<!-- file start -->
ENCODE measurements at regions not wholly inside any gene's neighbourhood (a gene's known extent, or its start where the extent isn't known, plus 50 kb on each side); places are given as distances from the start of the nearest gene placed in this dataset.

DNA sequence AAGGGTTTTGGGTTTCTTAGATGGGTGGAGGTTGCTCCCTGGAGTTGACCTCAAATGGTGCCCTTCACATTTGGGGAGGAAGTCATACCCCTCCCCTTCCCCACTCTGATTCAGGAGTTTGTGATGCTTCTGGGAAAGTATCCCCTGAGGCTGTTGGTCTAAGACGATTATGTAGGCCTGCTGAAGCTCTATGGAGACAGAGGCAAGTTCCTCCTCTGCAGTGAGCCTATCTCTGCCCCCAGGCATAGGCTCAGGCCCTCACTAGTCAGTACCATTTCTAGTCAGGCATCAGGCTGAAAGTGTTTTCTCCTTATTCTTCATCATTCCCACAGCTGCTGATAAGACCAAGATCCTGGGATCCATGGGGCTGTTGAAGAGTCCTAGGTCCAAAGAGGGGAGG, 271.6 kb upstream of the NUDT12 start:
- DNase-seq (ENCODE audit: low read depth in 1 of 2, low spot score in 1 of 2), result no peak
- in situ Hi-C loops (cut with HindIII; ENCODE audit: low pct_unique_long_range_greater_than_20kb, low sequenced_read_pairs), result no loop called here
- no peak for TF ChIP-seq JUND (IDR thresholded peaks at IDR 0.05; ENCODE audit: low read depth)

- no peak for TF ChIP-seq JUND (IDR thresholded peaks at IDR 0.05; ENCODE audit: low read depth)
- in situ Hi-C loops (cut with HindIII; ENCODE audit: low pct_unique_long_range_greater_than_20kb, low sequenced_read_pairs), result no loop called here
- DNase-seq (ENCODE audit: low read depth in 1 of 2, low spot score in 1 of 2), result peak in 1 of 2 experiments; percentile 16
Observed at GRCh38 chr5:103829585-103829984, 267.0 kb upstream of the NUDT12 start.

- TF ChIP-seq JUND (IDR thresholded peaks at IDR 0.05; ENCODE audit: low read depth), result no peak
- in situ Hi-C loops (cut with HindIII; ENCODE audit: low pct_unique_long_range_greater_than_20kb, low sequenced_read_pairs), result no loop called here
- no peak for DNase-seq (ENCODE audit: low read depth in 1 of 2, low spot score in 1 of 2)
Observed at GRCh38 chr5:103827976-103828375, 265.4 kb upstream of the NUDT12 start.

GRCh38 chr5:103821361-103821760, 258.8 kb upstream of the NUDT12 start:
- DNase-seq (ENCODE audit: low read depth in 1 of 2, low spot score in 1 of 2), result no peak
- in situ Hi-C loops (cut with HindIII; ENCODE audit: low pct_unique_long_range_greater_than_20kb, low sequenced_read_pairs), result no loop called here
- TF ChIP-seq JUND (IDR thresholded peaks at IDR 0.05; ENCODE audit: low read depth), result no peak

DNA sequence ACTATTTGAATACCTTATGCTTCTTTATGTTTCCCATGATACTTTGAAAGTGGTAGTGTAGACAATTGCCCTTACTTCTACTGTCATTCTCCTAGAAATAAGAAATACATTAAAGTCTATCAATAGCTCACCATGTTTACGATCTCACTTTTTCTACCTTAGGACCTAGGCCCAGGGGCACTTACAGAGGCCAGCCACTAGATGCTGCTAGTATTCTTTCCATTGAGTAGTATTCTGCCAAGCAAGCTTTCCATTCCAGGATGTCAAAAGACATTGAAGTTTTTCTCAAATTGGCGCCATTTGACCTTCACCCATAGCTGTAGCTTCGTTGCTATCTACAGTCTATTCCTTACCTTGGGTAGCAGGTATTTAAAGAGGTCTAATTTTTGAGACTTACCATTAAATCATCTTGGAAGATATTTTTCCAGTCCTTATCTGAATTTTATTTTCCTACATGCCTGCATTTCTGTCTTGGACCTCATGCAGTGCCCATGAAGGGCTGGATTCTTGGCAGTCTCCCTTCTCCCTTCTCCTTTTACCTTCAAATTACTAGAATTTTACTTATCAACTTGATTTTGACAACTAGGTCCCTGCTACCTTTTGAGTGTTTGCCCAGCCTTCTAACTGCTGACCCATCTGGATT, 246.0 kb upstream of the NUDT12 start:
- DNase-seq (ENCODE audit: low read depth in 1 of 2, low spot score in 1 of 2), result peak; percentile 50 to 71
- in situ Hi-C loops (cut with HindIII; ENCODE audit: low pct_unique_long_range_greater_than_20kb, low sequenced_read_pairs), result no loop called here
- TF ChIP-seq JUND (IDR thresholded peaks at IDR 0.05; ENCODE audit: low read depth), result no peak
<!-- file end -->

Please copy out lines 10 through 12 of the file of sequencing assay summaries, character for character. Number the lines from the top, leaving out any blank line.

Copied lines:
- TF ChIP-seq JUND (IDR thresholded peaks at IDR 0.05; ENCODE audit: low read depth), result no peak
- in situ Hi-C loops (cut with HindIII; ENCODE audit: low pct_unique_long_range_greater_than_20kb, low sequenced_read_pairs), result no loop called here
- no peak for DNase-seq (ENCODE audit: low read depth in 1 of 2, low spot score in 1 of 2)